Monday, 27 June 2016

Bois Mort - Another Great Week

Even though Bois Mort is only an hours drive from us, the landscape and architecture is quite different from here. More vines, more cows, less crops and lots of slate roofed buildings which I love but Roger’s not to keen on. The weather was kind which meant we could actually use the pool this time which was a lovely 30 degrees, but on the chilly days, the hot tub was very welcome, even though we were a bit shrivelled after 3 hours of wallowing. Richard, our host welcomed us again to his lovely home, cooked us a fantastic meal and nothing was too much trouble. Thank you again for a great week.

Bois Mort 1

Stepping stones.

Bois Mort 2


Bois Mort 3

Rickety bridge.

Bois Mort 4

Les Halles – Airvault.

Bois Mort 5

Old water pump – Airvault.

Bois Mort 6

Anjou vines.

Bois Mort 7

Good vintage.

Bois Mort 8

Resistance memorial near Parthenay.

Bois Mort 9

Our lovely host – Richard.

Bois Mort 10

Dinner at Richards – delicious.

Bois Mort 11

Deep in thought – Lavoir at Pressigny.

Sunday, 19 June 2016


Our tomatoes and spuds were looking fantastic, but then we noticed they were starting to wilt, had black spots on the leaves plus they were turning yellow as well. Aghhh, what's going on, we didn’t have this last year??? After some help from the internet, it turns out we had Blight which loves the damp, warm, humid weather that we’ve been having. The only way to hopefully stop the Blight getting into the potatoes, was to cut the foliage off right at the base then leave them in the ground for 2 weeks. We didn’t realise we had to leave them in the ground until after we’d dug up 5 rows, lets hope we haven’t spoilt the crop. It’s been suggested we use something called Bordeaux mixture next year, but we don’t like using anything on our fruit and veg but this is approved for organic use, so will give it a go. Let’s hope the ones in the field haven’t been affected. On the plus side, the Charlotte potatoes are delicious.

Tom 1
Spuds 1
Spuds 2
Spuds 3

Sunday, 12 June 2016

Making Hay

It never ceases to amaze us the amount of different machinery used in farming. There’s seems to be a gadget for every conceivable type of job. Three different bits of equipment were used to cut, scatter and bale our hay. We’d left one of our fields to it’s own devices to see if would make a lovely wild meadow, but our neighbour had expressed an interest in having the grass for their horse. In exchange they would do all the cutting and harvesting as they have all the gadgets. Win win and one less field for us to mow. You need just under a week of good weather to get the job done. Firstly the grass is cut into neat rows, the next machine scatters the grass for drying, then 3 to 4 days later it’s baled. Unfortunately we were out when the baling was done, so no photos of that stage.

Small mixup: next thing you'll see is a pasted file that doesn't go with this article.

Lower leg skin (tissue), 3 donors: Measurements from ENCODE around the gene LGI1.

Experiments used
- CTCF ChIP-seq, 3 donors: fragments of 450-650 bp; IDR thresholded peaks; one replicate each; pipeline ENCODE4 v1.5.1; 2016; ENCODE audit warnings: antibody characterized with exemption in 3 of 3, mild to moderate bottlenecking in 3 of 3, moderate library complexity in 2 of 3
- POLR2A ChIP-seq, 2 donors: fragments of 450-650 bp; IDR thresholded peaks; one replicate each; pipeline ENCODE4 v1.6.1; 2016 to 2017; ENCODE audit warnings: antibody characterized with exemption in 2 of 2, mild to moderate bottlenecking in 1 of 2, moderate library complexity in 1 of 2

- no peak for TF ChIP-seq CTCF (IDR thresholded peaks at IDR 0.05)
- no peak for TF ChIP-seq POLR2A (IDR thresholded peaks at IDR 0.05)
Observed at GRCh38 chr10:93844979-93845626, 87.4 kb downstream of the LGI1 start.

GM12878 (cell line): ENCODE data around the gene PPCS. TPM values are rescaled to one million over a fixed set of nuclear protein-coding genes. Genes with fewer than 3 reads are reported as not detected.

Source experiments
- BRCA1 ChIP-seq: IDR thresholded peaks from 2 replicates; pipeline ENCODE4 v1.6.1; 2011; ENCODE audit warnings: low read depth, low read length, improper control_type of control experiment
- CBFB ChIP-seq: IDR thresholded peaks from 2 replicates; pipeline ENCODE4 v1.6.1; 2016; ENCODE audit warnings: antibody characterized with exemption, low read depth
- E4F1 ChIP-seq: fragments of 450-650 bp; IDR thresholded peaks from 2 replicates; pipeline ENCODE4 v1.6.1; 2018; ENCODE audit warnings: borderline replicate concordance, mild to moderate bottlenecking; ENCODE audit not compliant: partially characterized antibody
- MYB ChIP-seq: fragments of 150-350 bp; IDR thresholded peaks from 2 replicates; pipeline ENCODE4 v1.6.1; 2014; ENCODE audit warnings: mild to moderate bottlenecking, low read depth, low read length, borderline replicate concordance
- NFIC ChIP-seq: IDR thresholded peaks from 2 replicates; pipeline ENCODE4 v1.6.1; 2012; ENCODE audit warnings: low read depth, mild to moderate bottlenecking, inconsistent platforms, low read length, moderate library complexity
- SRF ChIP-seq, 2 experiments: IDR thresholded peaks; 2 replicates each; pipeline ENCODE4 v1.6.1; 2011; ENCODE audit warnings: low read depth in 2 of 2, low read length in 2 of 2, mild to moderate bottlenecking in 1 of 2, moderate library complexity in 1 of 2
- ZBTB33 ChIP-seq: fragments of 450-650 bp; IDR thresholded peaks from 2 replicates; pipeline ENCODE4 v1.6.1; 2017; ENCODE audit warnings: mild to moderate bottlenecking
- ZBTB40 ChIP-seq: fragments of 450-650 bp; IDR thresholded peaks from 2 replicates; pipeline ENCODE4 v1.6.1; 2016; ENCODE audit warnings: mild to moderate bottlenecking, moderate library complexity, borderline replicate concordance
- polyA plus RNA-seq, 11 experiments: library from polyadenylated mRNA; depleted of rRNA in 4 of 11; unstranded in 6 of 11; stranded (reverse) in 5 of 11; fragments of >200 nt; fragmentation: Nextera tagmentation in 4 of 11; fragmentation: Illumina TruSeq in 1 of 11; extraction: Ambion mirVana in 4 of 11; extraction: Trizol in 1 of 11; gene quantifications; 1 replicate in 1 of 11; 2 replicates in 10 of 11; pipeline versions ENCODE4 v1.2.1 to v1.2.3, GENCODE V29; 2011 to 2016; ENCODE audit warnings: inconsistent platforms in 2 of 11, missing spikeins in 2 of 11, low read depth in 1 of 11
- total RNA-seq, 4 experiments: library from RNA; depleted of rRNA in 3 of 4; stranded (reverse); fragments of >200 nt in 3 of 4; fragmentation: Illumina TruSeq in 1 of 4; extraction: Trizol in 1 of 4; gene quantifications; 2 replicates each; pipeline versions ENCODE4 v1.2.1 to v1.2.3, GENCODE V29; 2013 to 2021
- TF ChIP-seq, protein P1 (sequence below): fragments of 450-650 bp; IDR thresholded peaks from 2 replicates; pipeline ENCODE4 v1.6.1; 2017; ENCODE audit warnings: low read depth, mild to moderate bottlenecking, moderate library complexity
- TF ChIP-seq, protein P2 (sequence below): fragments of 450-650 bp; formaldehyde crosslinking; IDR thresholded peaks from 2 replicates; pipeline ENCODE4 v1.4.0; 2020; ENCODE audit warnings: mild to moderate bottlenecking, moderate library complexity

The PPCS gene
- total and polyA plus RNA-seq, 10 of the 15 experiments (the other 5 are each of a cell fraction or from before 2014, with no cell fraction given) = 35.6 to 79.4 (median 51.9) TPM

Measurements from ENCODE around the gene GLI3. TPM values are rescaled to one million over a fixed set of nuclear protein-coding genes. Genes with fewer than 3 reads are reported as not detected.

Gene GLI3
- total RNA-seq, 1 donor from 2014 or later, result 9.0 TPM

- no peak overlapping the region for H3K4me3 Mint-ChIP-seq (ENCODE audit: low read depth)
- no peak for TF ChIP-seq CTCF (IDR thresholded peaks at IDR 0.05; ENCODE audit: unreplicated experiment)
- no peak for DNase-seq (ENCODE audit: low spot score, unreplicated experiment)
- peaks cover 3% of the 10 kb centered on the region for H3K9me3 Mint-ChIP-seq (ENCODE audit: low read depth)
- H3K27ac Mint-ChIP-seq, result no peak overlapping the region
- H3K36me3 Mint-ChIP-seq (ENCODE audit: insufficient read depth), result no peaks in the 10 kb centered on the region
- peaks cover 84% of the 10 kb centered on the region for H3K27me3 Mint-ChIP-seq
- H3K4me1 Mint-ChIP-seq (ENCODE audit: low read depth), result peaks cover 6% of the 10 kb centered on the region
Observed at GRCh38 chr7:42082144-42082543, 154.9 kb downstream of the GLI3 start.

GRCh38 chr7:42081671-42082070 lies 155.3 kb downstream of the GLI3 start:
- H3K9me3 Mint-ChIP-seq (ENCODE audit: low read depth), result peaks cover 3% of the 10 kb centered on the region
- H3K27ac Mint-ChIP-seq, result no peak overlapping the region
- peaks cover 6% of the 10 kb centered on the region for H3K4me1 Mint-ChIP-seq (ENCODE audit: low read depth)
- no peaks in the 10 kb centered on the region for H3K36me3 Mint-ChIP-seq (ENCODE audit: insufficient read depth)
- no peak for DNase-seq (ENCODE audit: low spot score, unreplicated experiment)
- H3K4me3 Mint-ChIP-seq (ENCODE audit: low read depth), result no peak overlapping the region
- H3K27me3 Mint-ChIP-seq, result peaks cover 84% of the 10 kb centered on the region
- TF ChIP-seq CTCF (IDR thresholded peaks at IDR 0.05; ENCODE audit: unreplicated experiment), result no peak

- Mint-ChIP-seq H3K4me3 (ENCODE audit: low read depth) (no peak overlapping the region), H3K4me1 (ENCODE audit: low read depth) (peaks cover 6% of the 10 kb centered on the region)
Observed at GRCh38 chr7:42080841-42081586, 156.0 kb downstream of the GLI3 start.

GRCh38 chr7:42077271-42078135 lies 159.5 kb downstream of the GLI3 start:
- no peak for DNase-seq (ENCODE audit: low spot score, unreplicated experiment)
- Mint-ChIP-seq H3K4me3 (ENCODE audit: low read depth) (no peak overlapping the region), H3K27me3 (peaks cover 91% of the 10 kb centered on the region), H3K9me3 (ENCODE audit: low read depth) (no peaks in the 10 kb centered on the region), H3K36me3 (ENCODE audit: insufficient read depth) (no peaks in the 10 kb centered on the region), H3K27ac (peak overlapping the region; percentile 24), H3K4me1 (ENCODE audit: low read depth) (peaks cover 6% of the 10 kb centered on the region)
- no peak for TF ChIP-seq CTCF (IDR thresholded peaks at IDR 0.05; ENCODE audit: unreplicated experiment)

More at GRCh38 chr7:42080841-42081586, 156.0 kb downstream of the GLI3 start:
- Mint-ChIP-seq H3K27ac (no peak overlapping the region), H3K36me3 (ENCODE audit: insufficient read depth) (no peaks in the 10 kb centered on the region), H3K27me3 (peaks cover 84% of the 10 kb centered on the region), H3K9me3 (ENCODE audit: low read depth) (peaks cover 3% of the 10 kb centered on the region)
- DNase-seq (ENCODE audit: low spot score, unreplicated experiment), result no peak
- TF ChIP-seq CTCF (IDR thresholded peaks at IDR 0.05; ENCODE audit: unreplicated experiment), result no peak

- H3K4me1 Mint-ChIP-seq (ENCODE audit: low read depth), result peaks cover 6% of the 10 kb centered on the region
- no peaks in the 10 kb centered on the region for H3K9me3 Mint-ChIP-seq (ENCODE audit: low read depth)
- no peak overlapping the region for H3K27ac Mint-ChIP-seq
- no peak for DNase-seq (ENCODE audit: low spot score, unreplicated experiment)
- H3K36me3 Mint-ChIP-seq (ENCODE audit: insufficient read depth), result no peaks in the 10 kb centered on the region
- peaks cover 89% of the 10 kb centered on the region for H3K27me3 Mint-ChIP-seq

Hay 1

Grass cutting.

Hay 2

Neat rows of grass.

Hay 3

Grass being scattered for drying.

Hay 4

Our bales.

Hay 5

There’s my dinner.

Tuesday, 7 June 2016

Grand Paon de Nuit

Isn't this beautiful. We bumped into our lovely neighbour Veronique on Sunday and she had a book in her hand. She was trying to find the name of a moth that they’d found on a wall near their home. It turned out be the Giant Peacock Moth, the largest moth or butterfly in Europe with a wingspan of between 10 and 20cm. This one was around 15cm. It’s nocturnal, so doesn't feed during it’s short life of around a week but spends it reproducing.


Wednesday, 1 June 2016

What we spent in May


Still over this month with a spend of 137€/£109 but within that we bought 8 x 200g jars of Nescafe costing 14€/£11.20 . Excessive you might think, but they were on offer for 2.94€/£2.35 each, plus we had a couple of vouchers, plus on top of that, there was a 50cents voucher stuck on the front of each jar which you could use straight away. After all the discounts each jar cost just 1.75€/£1.40, what a bargain. Should keep Roger in coffee for a few months.

We find that most of our money goes on milk, fruit and veg here. There’s not the offers on these items as there are in the UK and any fruit and veg that's coming up to it’s sell by date is given to charity, which is a good thing. So because of this we’ve decided to up our budget slightly from June. Can’t do much about the milk, but once our fruit and veg is ready we’ll not need to buy so much from the supermarket.

The weather suddenly changed here at the beginning of May, it went from chilly to very hot and what happened, the leeks bolted along with the chard. So I picked the bolted leeks, gave them a good wash, chopped them up and froze them. They will be great to throw in a soup or pasta bake. The bolted chard got chopped up and stir fried.